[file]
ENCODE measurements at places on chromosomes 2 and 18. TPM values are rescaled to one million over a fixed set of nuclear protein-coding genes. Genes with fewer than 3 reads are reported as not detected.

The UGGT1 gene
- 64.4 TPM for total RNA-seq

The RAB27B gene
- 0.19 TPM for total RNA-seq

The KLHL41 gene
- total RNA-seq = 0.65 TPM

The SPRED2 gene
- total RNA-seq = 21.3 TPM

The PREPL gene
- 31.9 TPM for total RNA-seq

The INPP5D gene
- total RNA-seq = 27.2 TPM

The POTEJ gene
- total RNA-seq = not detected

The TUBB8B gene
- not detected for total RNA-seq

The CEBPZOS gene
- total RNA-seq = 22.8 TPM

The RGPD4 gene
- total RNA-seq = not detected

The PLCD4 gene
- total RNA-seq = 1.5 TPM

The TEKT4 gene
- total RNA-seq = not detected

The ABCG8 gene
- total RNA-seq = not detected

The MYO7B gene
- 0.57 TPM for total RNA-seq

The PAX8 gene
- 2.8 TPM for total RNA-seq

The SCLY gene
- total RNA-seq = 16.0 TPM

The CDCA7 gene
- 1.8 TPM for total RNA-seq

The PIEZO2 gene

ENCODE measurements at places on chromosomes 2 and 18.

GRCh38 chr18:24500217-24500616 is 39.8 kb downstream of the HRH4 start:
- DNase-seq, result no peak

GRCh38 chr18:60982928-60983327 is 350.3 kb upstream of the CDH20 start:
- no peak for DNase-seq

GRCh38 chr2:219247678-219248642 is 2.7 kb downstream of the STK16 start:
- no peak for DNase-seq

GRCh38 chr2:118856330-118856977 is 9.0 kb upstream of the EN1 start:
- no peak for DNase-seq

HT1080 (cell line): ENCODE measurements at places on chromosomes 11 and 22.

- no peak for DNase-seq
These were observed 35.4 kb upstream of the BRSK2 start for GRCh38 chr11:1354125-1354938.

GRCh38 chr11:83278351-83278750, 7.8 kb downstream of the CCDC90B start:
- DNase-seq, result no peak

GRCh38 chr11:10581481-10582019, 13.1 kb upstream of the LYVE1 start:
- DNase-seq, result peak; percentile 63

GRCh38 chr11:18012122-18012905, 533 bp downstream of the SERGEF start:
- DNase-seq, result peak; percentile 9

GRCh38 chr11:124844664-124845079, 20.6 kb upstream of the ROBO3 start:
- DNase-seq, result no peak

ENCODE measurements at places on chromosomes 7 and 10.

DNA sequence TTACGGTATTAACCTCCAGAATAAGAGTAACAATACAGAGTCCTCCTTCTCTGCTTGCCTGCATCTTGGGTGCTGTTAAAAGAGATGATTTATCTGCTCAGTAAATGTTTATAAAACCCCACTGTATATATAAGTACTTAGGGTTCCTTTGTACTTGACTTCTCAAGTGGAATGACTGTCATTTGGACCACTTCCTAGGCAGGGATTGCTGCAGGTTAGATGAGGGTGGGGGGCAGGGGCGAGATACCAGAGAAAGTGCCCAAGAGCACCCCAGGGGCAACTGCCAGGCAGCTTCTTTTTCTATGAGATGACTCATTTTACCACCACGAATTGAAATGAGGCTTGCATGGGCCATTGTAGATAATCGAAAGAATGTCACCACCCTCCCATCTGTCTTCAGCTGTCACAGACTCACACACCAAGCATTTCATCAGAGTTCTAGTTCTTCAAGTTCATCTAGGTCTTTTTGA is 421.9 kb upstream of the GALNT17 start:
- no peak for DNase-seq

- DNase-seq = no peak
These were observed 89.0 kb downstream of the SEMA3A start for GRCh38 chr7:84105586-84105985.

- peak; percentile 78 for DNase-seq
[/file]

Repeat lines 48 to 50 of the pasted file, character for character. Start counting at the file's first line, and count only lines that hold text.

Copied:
These were observed 35.4 kb upstream of the BRSK2 start for GRCh38 chr11:1354125-1354938.

GRCh38 chr11:83278351-83278750, 7.8 kb downstream of the CCDC90B start:
- DNase-seq, result no peak